Gwinnett County voters could decide this fall whether to join MARTA if the General Assembly approves a transit bill in coming weeks.
House Bill 930 would allow 13 metro Atlanta counties to hold transit sales tax votes beginning in 2019. But it includes a special provision allowing Gwinnett to vote on joining MARTA this year.
MARTA has been a dirty word in Gwinnett politics for decades, and county voters have twice rejected proposals to join the regional transit system. Some political leaders believe MARTA remains widely unpopular.
But explosive growth and hundreds of thousands of new residents in recent decades have meant changing attitudes about mass transit. In November, an Atlanta Regional Commission survey found 56 percent of Gwinnett residents were willing to pay higher taxes to expand mass transit.
A lot would need to happen before a vote could be scheduled. HB 930, or something like it, would need to pass the full General Assembly this year. The Gwinnett Board of Commissioners would have to call for a vote, and MARTA and its participating local governments would need to sign off on Gwinnett joining the system.
Gwinnett Chairwoman Charlotte Nash said county officials have not decided to pursue a vote to join MARTA.
“The language that is in the bill provides an option that Gwinnett may or may not utilize,” Nash told The Atlanta Journal-Constitution. “If the language survives (the legislative process), it will be up to the entire Board of Commissioners to decide how and when to proceed.”
The Gwinnett provision is part of a sweeping bill that could pave the way for transit expansions across metro Atlanta. It would provide tens of millions of dollars annually in state funding for transit projects, and potentially hundreds of millions of dollars more from local transit sales taxes that could be authorized under the bill.
Under HB 930, counties that want to call a sales tax vote would need the approval of a new transit board created by the legislation. The board would put together a regional transit plan and coordinate projects across the 13 counties.
But the board would not be established until next January, meaning the soonest other counties could hold a vote would be 2019.
Gwinnett is finishing work on a mass transit plan and has been building toward a November referendum on a specific list of projects that has yet to be unveiled. Under HB 930, the county’s only option for a transit vote this year would be to join MARTA.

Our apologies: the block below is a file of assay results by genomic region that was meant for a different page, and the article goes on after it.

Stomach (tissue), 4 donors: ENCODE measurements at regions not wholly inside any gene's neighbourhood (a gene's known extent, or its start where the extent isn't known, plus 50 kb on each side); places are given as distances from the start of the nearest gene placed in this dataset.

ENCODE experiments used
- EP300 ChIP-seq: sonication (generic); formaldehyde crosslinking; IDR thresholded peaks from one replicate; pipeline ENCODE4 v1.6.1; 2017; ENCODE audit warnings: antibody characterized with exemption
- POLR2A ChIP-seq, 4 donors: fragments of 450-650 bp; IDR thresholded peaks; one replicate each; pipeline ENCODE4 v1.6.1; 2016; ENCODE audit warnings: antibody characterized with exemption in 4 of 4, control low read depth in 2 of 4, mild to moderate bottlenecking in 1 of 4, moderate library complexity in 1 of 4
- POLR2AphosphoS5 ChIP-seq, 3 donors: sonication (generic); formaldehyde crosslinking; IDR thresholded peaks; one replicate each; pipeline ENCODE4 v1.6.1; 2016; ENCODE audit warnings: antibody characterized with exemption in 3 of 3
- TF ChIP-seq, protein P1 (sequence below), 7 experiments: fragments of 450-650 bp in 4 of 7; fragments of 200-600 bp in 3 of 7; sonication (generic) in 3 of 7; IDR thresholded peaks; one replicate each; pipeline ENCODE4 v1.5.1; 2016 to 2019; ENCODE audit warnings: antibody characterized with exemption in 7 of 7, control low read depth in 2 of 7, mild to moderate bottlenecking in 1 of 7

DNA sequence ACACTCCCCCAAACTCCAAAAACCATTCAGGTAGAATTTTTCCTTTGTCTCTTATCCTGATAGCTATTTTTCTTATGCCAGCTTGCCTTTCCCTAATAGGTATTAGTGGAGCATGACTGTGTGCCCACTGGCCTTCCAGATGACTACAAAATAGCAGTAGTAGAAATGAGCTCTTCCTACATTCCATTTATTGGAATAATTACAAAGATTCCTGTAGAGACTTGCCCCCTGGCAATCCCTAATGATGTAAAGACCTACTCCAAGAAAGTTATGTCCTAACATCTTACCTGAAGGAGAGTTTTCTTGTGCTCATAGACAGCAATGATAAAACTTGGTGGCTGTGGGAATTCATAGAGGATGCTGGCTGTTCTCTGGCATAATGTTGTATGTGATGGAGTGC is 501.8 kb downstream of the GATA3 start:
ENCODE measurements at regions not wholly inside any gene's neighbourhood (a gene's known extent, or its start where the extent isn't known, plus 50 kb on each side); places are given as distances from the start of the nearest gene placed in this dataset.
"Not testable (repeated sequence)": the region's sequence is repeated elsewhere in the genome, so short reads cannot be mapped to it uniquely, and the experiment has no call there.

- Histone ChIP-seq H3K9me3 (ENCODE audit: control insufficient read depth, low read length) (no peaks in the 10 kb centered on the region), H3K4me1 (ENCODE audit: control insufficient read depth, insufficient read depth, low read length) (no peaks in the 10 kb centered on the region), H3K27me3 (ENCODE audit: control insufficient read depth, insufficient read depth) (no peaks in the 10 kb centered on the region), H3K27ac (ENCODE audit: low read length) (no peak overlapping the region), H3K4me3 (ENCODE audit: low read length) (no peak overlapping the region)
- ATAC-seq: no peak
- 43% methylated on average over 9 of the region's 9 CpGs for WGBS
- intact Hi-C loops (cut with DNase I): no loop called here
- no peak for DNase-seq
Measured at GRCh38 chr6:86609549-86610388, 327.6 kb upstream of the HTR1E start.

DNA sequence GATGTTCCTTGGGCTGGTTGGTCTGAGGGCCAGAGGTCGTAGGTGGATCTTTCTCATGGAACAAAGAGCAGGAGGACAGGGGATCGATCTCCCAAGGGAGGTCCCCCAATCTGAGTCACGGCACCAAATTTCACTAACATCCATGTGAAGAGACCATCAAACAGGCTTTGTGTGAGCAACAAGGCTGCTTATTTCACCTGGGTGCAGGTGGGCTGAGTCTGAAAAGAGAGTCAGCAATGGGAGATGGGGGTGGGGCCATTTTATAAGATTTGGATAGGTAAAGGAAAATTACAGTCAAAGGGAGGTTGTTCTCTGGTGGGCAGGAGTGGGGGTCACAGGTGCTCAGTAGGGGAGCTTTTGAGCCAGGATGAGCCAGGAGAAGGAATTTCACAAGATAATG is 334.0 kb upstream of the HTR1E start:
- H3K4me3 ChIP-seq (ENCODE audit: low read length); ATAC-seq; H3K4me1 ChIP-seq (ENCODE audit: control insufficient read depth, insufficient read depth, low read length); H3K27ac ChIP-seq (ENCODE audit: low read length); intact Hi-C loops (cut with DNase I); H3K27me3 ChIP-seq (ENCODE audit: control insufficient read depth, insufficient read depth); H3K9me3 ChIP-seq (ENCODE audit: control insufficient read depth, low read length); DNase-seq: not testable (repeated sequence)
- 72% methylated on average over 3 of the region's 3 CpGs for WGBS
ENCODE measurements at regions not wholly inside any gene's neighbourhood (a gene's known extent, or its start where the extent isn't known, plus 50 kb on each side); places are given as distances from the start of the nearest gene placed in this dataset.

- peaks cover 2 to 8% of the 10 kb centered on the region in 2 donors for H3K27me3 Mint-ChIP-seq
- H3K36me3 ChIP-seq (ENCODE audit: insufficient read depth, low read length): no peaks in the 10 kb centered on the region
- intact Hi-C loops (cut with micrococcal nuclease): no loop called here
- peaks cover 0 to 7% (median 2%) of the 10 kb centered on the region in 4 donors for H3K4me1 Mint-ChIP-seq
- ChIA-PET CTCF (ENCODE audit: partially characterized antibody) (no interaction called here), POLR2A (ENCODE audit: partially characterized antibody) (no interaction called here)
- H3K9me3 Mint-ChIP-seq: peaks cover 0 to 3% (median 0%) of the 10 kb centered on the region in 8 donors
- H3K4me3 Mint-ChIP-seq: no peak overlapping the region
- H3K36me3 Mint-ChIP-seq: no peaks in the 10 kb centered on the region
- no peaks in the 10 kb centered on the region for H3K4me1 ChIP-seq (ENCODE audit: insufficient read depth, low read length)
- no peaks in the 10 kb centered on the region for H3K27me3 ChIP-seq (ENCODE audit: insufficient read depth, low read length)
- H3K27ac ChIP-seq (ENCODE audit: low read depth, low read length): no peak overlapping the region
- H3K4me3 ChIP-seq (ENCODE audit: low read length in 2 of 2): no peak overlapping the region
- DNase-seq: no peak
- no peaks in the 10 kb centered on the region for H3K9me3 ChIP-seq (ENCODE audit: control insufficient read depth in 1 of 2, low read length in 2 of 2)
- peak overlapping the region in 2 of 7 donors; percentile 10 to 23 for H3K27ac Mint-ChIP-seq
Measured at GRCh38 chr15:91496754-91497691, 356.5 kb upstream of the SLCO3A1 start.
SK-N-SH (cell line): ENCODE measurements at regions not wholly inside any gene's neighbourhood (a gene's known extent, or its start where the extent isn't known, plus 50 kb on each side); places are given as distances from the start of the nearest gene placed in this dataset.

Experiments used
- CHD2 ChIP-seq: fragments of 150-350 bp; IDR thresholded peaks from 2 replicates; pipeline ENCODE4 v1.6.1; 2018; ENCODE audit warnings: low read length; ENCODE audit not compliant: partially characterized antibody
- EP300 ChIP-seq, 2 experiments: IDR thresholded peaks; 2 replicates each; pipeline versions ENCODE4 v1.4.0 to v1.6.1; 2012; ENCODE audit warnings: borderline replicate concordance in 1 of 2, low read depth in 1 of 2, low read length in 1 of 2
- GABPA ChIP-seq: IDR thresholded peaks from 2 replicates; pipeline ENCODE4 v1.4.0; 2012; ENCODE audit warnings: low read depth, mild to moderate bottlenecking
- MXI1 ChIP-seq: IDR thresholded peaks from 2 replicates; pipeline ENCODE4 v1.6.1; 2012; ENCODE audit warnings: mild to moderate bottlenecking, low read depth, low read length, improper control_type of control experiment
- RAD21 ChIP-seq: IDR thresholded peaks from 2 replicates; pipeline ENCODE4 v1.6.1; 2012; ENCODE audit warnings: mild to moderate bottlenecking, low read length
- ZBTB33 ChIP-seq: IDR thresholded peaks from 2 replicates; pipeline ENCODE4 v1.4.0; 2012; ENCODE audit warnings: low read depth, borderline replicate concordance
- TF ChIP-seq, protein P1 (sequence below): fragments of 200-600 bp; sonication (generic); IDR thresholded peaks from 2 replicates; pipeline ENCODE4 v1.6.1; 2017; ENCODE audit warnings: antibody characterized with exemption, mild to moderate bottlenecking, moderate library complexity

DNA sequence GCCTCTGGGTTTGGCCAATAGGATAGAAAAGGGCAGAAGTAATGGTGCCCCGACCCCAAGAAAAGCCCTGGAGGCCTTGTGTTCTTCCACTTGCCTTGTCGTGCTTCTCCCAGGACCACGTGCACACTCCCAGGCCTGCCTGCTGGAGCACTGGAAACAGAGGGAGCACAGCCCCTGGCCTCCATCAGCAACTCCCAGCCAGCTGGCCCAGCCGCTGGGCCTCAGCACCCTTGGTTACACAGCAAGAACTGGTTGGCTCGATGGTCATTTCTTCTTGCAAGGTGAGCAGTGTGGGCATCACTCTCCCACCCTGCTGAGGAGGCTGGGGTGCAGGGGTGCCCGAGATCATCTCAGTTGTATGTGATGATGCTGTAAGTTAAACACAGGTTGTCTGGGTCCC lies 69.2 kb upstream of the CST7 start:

The alternative: Gwinnett, like other counties, could wait until next year or, more likely, 2020 to hold a transit referendum that does not involve joining MARTA.
MARTA Board Chairman Robbie Ashe said that, if the bill becomes law, “that just starts the conversation” about whether Gwinnett should join the transit system.
“That said, for the proponents of regional transit, it is a very exciting development,” Ashe said.
Gwinnett is one of the five counties – along with Fulton, DeKalb, Clayton and Cobb – that were included in the original legislation creating the regional transit system in 1965.
But in 1971 Gwinnett voters rejected a 1 percent sales tax to pay for the transit system. They rejected MARTA again in 1990.
Wayne Mason was an influential Gwinnett land mogul and was chairman of the county commission from 1977 to 1981. He said he believes today’s Gwinnett voters would favor transit expansion.
“I knew it wasn’t going to pass in 1990,” Mason told the AJC last week. “It was all about MARTA. MARTA was such a racial deal. Today, people have that out of their mind.”
Gwinnett has indeed changed dramatically since it last voted down joining Atlanta’s transit agency.
Back then, Gwinnett had about 350,000 residents, 90 percent of whom were white. Today, roughly 60 percent of the county’s more than 900,000 residents are black, Latino or Asian. Nearly a quarter are foreign born.
The county also voted for Hillary Clinton in 2016’s presidential election – the first time it had selected a Democrat since Jimmy Carter in 1976.
“MARTA has made incredible strides with their brand and operation and, based on historical (Gwinnett Chamber and Great Exchange) and recent (Gwinnett County) polling, a MARTA referendum would pass,” said Lawrenceville City Manager Chuck Warbington.
Some political leaders doubt a MARTA referendum would be successful. County Commissioner John Heard of Lawrenceville believes a transit measure could pass – as long as it’s not MARTA.
“I believe the voters would reject, as they have in the past, a regional transit solution,” Heard said. “I hear over and over that no one wants Gwinnett tax dollars going inside the perimeter.”
Commissioner Lynette Howard, who represents the Norcross and Peachtree Corners areas, was less certain. She thinks Gwinnett is ready, at the very least, to “look at all sorts of options” — real, tangible, specific ideas — before making a decision.
On Friday afternoon, young couple Shakil Thomas and Arianna Hamilton-Bennett were walking through downtown Norcross with their baby.
They live in Peachtree Corners now, but Thomas said he used to have a sort of reverse commute from the Atlanta into Gwinnett. Hamilton-Bennett recently moved down from Cincinnati. Both said they’d support more transit options.
“There haven’t been as many options in Gwinnett as there are, you know, in the Atlanta area,” Thomas said. “I’m in favor. It’s about time.”
The traffic in the area is “just overwhelming,” Hamilton-Bennett said. “You can turn a 20-minute commute into 45 minutes or an hour.”
Lilburn resident Sammye Banker was less enthusiastic about the need for MARTA or, frankly, transit of any kind.
“Because I’ve got a car,” she said.
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